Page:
“Thunder Force,” which premiered on Netflix with stars Melissa McCarthy and Octavia Spencer at the forefront as Lydia and Emily, presents two former friends who become superheros after genetically altering their DNA. The film flows well with the traditional comedic expectations of McCarthy, while maintaining a traditional superhero plot inspired by comic books.
The movie has everything that’s expected from a superhero movie: an established city setting, established villains, an origin story and a training montage, but the film doesn’t mock this sort of traditionalism. It is very clear “Thunder Force” is not a parody or a comedy movie that is using comedians as superheroes — it is, at its core, a superhero movie that is trying to be situationally funny. Unfortunately, it’s comedy misses the mark as most of the jokes meant to make viewers laugh are cringey or gross. Lines that are supposed to be funny are awkward and easy to brush off. For any other movie, this would be its Achilles’ heel, but the film’s presentation of women and female superheroes separates it from others and lifts it to success.
The film doesn’t diminish women in superhero roles. McCarthy and Spencer are never made fun of for their age or mocked to fulfill the misfit trope or a comedic plot. No jokes are made to make fun of them for not being the traditional thin reeds Hollywood uses for female superheroes. They are not sexualized, nor is any other woman in the movie. Women’s roles in the movie are taken seriously and never used for sex appeal. By upholding women, the movie’s traditional superhero plot is able to be taken seriously. The awkward comedy in the film is easily dismissed as the viewers focus on is the development of Lydia and Emily’s renewed friendship and their pursuance of justice.
The movie’s empowering portrayal of women excuses its bad comedy. Bad jokes are transformed into part of the character’s nature. This is best seen with Lydia’s characterization as a clumsy, gross, beer-drinking woman. On its own, this would be something which would not be likeable, but by not diminishing Lydia, her character becomes endearing. Her strange behavior becomes one of her quirks, and that becomes funny. This does not mean the movie is a success as a comedy; rather, it means the characters of the movie become more likeable. The awkward sense of comedy makes the characters appear awkward, making viewers connect with the characters more.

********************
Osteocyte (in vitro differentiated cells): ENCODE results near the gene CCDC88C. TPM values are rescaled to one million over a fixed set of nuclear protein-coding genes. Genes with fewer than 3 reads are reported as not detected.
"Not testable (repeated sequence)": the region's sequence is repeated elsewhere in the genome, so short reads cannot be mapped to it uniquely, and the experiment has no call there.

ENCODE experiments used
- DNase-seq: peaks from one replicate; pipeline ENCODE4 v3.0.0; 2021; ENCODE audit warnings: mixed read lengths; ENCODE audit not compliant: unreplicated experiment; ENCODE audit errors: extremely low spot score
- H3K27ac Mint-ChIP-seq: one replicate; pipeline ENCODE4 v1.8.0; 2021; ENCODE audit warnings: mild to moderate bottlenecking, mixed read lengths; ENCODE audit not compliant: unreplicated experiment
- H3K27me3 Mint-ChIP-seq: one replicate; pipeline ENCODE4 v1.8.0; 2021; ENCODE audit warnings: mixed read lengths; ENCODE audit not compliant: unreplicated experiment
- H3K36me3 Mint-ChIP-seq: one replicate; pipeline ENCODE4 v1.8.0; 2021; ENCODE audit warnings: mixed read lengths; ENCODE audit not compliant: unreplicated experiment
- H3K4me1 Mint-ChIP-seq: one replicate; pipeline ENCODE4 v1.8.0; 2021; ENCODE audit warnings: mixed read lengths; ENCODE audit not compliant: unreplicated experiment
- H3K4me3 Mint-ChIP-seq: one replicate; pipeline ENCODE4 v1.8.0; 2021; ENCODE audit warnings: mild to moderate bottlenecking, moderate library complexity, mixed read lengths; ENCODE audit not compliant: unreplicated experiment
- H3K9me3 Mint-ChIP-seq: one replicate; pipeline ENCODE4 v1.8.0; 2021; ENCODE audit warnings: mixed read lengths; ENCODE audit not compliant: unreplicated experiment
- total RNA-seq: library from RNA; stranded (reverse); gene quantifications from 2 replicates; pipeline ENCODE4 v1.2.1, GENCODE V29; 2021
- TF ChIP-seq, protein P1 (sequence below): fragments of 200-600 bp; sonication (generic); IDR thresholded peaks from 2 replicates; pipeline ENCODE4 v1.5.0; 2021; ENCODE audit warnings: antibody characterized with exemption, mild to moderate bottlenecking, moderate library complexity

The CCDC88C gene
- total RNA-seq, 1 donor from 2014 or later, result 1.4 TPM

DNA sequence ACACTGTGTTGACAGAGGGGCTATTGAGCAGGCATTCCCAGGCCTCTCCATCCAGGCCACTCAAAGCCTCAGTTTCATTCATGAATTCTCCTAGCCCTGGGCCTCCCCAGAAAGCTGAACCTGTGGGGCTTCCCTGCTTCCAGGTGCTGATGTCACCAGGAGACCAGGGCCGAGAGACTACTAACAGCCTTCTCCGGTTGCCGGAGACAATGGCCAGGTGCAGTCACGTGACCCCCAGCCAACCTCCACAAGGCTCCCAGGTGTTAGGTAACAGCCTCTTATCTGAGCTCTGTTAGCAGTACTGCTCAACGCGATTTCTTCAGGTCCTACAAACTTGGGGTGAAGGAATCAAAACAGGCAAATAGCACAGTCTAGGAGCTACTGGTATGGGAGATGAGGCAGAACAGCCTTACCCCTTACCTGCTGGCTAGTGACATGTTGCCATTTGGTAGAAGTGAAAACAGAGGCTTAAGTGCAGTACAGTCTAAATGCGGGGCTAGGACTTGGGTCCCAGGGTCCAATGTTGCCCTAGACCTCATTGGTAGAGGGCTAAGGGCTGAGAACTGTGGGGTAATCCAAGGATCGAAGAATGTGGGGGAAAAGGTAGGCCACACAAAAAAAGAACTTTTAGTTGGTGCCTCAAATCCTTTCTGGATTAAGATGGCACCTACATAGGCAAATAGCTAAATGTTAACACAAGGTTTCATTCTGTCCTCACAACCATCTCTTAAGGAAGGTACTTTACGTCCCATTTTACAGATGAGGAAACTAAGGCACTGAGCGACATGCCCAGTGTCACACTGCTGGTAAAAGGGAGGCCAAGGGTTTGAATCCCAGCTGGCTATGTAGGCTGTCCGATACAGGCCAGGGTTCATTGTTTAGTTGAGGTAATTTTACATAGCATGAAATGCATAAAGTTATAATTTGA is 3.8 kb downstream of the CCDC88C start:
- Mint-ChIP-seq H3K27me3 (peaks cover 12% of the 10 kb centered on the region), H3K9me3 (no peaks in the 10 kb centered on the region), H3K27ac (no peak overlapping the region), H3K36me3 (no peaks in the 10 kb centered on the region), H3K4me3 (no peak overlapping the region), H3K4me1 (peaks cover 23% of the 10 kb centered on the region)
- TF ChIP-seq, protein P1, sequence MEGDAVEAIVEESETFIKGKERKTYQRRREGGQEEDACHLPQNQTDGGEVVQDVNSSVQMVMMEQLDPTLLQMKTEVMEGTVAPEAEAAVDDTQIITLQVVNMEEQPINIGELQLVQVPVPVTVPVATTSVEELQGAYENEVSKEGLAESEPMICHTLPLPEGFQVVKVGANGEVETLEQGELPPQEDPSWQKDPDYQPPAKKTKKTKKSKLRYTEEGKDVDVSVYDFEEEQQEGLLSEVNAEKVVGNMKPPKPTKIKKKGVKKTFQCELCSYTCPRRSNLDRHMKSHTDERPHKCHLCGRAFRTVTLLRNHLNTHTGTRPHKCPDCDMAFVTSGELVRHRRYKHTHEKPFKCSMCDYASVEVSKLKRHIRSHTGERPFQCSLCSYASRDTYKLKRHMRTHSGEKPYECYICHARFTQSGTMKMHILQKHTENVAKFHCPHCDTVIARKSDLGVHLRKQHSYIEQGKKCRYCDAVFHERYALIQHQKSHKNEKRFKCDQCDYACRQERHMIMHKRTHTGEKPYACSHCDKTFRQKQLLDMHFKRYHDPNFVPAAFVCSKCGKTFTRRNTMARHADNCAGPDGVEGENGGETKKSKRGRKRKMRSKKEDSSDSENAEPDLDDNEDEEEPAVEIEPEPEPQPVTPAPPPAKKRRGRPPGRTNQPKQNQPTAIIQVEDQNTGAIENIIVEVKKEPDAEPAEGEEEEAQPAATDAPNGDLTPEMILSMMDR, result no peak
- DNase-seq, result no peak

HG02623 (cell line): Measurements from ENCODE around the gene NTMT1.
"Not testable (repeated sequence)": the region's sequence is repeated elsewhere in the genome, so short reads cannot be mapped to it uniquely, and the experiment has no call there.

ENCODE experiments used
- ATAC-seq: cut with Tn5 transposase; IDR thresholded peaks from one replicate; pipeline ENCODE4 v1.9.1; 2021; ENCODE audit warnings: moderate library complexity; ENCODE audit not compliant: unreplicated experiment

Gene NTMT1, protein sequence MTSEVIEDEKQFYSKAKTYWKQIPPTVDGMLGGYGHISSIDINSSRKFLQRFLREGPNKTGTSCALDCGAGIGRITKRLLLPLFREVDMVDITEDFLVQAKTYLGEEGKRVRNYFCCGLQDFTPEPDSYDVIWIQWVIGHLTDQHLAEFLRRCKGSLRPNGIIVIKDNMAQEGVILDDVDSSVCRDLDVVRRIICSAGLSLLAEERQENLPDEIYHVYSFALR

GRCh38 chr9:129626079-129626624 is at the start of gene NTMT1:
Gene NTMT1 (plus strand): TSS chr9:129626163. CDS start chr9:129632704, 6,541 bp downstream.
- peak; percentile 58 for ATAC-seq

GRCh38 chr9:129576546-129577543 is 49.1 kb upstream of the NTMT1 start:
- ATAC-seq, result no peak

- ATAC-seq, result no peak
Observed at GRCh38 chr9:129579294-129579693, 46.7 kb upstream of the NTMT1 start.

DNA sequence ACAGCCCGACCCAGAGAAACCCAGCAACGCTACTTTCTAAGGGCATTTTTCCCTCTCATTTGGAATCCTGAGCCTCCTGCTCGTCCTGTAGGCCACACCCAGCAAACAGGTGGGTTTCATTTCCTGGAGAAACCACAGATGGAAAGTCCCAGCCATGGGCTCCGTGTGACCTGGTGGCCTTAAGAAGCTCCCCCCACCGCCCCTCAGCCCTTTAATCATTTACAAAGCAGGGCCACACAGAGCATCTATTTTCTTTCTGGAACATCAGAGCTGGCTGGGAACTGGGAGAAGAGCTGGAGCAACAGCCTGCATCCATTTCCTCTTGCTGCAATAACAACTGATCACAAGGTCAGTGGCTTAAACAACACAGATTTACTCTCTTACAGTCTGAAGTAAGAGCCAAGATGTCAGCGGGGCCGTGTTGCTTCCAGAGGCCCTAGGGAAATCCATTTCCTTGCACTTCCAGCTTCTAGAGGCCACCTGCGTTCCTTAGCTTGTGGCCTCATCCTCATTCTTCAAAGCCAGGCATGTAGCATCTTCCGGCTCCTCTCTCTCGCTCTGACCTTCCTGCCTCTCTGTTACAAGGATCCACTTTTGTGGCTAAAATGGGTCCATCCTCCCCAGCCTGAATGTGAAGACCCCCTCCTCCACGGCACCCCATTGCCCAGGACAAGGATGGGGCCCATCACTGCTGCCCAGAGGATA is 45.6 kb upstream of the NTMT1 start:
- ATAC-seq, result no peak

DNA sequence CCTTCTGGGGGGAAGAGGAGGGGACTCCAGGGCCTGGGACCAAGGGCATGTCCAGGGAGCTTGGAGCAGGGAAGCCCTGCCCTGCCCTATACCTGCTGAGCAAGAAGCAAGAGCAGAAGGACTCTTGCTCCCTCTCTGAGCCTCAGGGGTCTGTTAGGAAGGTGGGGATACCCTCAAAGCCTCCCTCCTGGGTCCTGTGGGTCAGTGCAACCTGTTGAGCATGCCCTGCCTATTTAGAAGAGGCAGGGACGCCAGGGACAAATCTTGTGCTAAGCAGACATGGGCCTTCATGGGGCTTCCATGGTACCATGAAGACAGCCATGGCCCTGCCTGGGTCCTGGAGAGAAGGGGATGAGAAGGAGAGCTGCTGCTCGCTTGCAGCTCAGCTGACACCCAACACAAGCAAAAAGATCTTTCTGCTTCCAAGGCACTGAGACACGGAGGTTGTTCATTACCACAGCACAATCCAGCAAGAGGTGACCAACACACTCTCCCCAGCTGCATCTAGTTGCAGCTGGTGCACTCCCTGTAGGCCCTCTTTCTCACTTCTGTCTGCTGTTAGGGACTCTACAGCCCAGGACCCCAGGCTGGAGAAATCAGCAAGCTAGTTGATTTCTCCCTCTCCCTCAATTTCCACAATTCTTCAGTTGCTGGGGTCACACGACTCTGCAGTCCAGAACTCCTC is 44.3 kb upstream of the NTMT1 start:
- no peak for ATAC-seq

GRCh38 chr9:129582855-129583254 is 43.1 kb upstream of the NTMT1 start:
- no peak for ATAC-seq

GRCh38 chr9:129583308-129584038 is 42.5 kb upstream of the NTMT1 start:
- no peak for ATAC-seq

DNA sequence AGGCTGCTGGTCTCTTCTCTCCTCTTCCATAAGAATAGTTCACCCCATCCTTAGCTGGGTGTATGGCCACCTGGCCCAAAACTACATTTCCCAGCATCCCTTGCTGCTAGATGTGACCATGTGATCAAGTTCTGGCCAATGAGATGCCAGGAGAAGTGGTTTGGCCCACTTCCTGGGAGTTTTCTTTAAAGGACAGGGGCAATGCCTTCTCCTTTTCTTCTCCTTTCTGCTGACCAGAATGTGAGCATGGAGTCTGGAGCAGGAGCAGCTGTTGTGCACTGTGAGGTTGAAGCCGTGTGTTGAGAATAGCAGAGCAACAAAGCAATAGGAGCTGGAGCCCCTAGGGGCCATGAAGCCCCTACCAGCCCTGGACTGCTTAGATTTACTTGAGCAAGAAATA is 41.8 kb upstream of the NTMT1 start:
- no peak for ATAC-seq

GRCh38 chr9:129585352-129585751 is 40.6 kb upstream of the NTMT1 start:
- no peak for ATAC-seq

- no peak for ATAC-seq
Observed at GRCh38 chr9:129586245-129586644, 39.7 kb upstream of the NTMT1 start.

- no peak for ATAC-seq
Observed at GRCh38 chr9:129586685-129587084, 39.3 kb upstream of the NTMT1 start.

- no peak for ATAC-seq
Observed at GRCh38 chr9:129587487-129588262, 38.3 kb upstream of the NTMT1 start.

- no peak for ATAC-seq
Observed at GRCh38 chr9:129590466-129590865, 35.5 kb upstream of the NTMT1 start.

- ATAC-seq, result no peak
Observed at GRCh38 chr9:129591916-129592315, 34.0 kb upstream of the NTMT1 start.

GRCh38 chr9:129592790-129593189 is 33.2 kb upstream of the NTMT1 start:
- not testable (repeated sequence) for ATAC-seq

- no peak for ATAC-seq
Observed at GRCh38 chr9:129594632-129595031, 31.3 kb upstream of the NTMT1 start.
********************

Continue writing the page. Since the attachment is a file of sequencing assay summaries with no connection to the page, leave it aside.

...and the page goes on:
“Thunder Force” has odd soundtrack choices that emphasize the uniqueness of the heroes. As they drive off to the location of their first mission, Glenn Frey’s “Smuggler’s Blues” plays — a strange choice for the adrenaline rush a mission would give a superhero. In later scenes, Frey’s “You Belong to the City” plays over Lydia’s romance. The film’s cheesiness highlights the quirkiness of Lydia and Emily, and it demonstrates their friendship and fun relatability of the leads.
“Thunder Force” brilliantly represents women in superhero roles, which has been a struggle with other superhero movies. It places two unlikely heroes, Lydia and Emily, at the center of the film instead of a more archetypal superhero, like Emily’s daughter, Tracy. By presenting Lydia and Emily as respectable main characters and demonstrating their capability to fight crime, the movie aligns them with other main characters of the same genre.
Verdict: “Thunder Force” deserves a watch for its terrific portrayal of female superheroes. It does a great job of endearing them to viewers despite its comedic shortcomings.